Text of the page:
Essex: Calls for teachers to be better protected against false allegations of physical and sexual abuse

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A union has called for teachers in Essex to be better protected from false allegations of physical and sexual abuse against pupils.

The call comes after new figures show less than one in five of those accused end up having any action taken against them.

Figures obtained from Essex County Council show that over the past two academic years, schools have reported receiving 96 allegations of physical and sexual abuse against teachers working in nursery, primary and secondary schools across the county. But during that time, only 12 cases resulted in a teacher being suspended and five ended up with the teacher being dismissed.

The National Union of Teachers (NUT) says the vast majority of allegations of this type are unfounded and, in many cases, are malicious - leading to innocent teachers becoming stressed and professional reputations being damaged.

The NUT says more should be done to protect the anonymity of teachers who are placed under investigation after an allegation is made.


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General secretary for the NUT in Essex, Jerry Glazier said: “In my experience, the vast majority of allegations of physical and sexual abuse that go through social services and the police end up with no action taken.

“Of course, on the rare occasion where teachers have acted unprofessionally there must be channels where concerns can be reported but there has to be a balance. Teachers are in a vulnerable position and can be the victim of malicious allegations and when this happens this can be incredibly stressful.

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“Pupils and parents will inevitably start talking and it can be very difficult for a teacher to put things behind them even when they are totally innocent. It’s important that schools, social services and the police do all they can to protect a teacher’s anonymity after an allegation is made and while an investigation is being carried out.”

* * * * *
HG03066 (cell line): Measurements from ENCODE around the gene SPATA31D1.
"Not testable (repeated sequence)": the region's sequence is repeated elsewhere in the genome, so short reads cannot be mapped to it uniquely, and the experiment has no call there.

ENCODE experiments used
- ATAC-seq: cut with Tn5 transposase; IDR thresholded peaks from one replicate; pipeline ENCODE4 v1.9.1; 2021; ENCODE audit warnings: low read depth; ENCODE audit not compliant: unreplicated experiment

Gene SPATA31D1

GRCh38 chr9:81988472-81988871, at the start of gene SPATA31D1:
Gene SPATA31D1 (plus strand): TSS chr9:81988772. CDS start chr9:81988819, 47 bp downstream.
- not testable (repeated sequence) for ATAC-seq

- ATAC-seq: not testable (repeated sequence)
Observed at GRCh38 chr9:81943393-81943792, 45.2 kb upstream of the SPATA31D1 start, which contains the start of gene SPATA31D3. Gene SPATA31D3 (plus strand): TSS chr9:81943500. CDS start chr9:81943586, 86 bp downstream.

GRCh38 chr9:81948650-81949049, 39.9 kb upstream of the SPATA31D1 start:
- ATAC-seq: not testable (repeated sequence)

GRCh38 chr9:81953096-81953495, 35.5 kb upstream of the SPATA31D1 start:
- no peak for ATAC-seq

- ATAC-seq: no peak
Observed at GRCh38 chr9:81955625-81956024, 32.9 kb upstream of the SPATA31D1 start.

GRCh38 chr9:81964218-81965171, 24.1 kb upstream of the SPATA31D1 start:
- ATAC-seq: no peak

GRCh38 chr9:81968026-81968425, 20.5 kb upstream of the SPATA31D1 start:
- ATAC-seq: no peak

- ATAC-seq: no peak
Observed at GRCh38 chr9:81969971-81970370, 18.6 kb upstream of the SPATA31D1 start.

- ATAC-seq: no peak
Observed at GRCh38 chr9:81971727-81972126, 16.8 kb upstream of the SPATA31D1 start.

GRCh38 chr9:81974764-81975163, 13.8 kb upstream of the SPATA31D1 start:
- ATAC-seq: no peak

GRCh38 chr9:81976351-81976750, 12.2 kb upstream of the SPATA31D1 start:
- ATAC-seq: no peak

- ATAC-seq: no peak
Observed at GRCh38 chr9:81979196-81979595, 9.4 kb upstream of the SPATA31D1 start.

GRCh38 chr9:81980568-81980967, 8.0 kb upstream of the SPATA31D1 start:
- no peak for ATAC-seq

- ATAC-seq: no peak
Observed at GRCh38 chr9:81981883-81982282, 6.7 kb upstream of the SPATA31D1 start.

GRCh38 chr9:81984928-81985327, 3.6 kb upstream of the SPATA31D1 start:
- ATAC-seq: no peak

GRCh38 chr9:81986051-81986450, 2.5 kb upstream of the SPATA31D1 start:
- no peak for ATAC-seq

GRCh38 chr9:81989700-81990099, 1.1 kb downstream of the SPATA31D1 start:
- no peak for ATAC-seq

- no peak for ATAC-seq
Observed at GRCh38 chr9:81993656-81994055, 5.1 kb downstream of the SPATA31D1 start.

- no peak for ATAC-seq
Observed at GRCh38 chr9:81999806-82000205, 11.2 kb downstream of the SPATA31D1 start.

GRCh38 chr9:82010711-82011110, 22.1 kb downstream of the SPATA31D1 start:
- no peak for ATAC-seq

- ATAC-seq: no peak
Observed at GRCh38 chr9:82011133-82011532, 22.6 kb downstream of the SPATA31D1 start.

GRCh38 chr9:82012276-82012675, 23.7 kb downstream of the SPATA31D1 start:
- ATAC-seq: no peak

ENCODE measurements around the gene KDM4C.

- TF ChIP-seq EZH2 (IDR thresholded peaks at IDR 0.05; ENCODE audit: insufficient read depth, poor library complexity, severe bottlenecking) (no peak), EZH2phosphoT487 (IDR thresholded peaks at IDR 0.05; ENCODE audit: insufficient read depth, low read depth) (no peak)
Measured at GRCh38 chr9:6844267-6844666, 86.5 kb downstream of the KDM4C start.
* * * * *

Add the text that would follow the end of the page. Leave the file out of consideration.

The figures obtained via a Freedom on Information request show that 48 of the allegations were made against teachers working in primary schools while teachers in secondary schools faced 31 allegations over the same period. In total, 72 allegations were made about physical abuse and 24 concerned sexual abuse.

Mr Glazier added: “I remember one case where a child at an infant school had bruises on him. They had been caused by the mother who hadn’t been coping very well but to deflect attention away from herself she said the teacher had done it.

“in another case, a teacher was accused of grabbing a pupil’s elbow and throwing them to the ground. It was untrue but an investigation had to be carried out.”

A spokesman for Essex County Council said each school should have its own HR resources for supporting teachers who are suspended for such allegations.

He added: “There are a number of options available to support the teacher, such as being offline for a period, working from home, undertaking different duties or tasks, and suspension should be seen as a last resort.

“Support can be given by way of a designated person to be the dedicated point of contact between the school and teacher, referrals to occupational health and access to stress support and stress counselling lines.“

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